The cystic fibrosis transmembrane conductance regulator and acid-base transporters of the murine duodenum

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The cystic fibrosis transmembrane conductance regulator and acid-base transporters of the murine duodenum

Please use this identifier to cite or link to this item: http://hdl.handle.net/10355/4391

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dc.contributor.advisor Clarke, Lane L. (Lane Leroy) en
dc.contributor.author Simpson, Janet Elizabeth, 1976- en_US
dc.date.accessioned 2010-01-12T17:06:19Z
dc.date.available 2010-01-12T17:06:19Z
dc.date.issued 2006 en_US
dc.date.submitted 2006 Summer en
dc.identifier.other SimpsonJ-072006-D5220 en_US
dc.identifier.uri http://hdl.handle.net/10355/4391
dc.description The entire dissertation/thesis text is included in the research.pdf file; the official abstract appears in the short.pdf file (which also appears in the research.pdf); a non-technical general description, or public abstract, appears in the public.pdf file. en_US
dc.description Vita. en_US
dc.description "August 2006" en_US
dc.description Includes bibliographical references. en_US
dc.description Thesis (Ph. D.) University of Missouri-Columbia 2006. en_US
dc.description Dissertations, Academic -- University of Missouri--Columbia -- Veterinary biomedical sciences. en_US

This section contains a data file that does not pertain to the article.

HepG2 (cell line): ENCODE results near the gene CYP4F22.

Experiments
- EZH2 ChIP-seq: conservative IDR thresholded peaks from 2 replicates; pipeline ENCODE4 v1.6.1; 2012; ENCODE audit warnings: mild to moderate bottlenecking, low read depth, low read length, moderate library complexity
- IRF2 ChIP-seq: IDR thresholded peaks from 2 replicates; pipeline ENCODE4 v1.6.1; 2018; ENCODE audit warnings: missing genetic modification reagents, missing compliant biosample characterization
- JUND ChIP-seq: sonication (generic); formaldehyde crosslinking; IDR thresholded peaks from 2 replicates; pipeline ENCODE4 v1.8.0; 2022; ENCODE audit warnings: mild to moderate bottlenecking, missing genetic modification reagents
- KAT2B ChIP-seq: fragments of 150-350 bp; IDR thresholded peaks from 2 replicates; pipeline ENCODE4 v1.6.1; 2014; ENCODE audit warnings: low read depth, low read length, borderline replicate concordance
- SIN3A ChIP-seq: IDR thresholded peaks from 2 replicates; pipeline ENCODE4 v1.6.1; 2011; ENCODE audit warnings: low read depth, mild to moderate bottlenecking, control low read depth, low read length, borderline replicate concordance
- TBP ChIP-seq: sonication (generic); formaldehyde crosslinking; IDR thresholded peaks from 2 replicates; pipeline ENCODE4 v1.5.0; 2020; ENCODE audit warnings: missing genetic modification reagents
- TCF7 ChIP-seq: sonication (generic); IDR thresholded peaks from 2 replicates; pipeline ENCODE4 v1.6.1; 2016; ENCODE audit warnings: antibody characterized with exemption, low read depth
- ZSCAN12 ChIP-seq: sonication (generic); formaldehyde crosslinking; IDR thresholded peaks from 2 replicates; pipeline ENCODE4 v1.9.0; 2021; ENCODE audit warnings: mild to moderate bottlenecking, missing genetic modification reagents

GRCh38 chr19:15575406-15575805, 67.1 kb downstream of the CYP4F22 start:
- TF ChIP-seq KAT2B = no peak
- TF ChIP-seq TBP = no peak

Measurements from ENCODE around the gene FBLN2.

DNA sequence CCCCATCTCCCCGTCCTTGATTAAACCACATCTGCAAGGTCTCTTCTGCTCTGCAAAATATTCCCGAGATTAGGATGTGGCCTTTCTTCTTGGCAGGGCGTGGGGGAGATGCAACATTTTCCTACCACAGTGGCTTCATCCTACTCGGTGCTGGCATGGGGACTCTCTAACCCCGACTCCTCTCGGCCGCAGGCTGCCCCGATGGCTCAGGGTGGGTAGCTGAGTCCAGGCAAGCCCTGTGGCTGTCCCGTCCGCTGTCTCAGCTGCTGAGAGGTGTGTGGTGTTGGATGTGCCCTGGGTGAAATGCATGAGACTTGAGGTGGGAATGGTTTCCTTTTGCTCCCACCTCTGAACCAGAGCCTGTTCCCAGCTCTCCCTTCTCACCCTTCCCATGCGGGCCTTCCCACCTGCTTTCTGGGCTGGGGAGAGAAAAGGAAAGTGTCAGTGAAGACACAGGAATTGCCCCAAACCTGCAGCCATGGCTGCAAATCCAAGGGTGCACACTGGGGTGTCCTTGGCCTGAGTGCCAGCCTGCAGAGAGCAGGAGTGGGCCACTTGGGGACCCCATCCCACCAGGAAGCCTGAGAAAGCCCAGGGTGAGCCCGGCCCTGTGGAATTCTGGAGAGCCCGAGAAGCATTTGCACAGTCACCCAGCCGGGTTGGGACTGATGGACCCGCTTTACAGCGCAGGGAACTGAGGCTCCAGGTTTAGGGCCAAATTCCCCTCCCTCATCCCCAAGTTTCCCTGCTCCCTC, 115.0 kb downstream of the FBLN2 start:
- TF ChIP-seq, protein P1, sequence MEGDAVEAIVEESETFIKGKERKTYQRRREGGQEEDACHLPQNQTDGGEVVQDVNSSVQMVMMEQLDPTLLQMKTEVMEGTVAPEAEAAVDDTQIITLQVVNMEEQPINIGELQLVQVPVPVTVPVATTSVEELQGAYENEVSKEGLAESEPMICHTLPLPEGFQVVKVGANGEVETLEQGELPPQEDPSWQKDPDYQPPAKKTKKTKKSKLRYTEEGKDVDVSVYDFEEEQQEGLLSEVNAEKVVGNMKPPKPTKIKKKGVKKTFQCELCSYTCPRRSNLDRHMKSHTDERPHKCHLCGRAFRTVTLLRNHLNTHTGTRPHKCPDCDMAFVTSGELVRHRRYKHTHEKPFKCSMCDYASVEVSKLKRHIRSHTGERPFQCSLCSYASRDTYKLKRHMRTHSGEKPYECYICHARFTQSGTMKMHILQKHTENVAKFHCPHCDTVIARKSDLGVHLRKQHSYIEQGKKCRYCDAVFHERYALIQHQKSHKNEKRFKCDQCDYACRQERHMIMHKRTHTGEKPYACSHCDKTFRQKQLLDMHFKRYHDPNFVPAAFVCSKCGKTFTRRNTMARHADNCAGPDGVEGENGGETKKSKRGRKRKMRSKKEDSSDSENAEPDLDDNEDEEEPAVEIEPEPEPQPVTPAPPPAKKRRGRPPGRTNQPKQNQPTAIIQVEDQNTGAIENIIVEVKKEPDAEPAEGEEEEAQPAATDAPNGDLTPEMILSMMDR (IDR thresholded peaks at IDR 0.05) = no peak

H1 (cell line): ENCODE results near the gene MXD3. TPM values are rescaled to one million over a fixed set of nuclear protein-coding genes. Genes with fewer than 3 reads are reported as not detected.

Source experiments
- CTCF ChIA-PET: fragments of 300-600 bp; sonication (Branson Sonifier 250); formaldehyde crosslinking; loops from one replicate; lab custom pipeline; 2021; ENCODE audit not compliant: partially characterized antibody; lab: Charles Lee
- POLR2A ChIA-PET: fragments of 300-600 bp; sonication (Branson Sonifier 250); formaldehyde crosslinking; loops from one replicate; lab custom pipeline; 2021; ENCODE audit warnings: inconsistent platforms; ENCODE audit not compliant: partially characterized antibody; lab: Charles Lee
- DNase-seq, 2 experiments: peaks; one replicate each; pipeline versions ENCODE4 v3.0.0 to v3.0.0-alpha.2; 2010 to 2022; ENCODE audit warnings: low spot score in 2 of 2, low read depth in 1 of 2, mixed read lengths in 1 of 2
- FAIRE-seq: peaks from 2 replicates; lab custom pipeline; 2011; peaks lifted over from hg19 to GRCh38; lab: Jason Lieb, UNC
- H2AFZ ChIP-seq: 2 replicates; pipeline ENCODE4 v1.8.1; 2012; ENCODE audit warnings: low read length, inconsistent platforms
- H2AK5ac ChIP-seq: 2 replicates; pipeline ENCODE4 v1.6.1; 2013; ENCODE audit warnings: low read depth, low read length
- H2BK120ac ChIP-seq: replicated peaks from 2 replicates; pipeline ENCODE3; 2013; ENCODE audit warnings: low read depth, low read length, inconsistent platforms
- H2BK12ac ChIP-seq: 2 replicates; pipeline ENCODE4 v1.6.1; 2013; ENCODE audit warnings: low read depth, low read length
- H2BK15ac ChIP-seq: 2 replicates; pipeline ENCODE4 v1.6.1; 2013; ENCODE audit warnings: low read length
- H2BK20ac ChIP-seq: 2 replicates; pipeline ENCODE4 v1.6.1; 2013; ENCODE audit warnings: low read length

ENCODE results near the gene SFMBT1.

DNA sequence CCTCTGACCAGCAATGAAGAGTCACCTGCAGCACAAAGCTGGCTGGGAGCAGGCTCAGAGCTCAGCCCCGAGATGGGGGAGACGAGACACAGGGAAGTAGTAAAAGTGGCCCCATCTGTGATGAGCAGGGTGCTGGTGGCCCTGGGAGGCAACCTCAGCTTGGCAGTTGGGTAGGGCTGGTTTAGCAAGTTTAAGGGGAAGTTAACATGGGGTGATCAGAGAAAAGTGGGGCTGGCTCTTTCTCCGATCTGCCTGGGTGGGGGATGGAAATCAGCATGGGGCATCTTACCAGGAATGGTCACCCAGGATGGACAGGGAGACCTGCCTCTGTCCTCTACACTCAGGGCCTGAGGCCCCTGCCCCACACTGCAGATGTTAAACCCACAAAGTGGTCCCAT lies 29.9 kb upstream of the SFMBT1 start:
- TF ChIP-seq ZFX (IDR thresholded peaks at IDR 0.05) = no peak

dc.description.abstract The alkaline mucus barrier of the duodenum plays an important role in protecting the epithelium from acidic chyme entering from the stomach. Active HCO₃⁻ secretion involves the apical membrane activities of the cystic fibrosis transmembrane conductance regulator (CFTR) Cl⁻ channel, the protein that is defective in cystic fibrosis (CF), and Cl⁻/HCO₃⁻ exchangers. Under basal conditions, studies of CF patients and mouse models indicate that HCO₃⁻ secretion by anion exchange predominates. In addition, basal HCO₃⁻ secretion is reduced in the CF duodenum, but the specific pathophysiology for this deficiency has yet to be elucidated. Our studies reveal that Cl⁻ channel activity by CFTR facilitates apical membrane Cl⁻in/HCO₃⁻out exchange by providing a Cl⁻ 'leak' and is responsible for the reduced rate of Cl⁻/HCO₃⁻ exchange in the murine CF intestine. Using mice with gene-targeted deletions of the apical membrane Cl⁻/HCO₃⁻ exchangers PAT-1, DRA, and AE4, PAT-1 was found to be the major Cl⁻/HCO₃⁻ exchanger of the upper villus of the duodenum. Interestingly, these studies also revealed a novel role for PAT-1 as a base-importer (i.e., Cl⁻out/HCO₃⁻in) whereby it interacts with carbonic anhydrase II (CAII), the most widely expressed isozyme of the small intestine, during H⁺/peptide transport to minimize intracellular acidification and sustain nutrient absorption. en_US
dc.language.iso en_US en_US
dc.publisher University of Missouri--Columbia en_US
dc.relation.ispartof 2006 Freely available dissertations (MU) en_US
dc.subject.lcsh Duodenum -- Pathophysiology en_US
dc.subject.lcsh Cystic fibrosis gene en_US
dc.subject.lcsh Bicarbonate ions en_US
dc.subject.lcsh Membrane proteins en_US
dc.title The cystic fibrosis transmembrane conductance regulator and acid-base transporters of the murine duodenum en_US
dc.type Thesis en_US
thesis.degree.discipline Veterinary biomedical sciences en_US
thesis.degree.grantor University of Missouri--Columbia en_US
thesis.degree.name Ph. D. en_US
thesis.degree.level Doctoral en_US
dc.identifier.merlin .b58495691 en_US
dc.identifier.oclc 124040690 en_US
dc.relation.ispartofcommunity University of Missouri-Columbia. Graduate School. Theses and Dissertations. Dissertations. 2006 Dissertations


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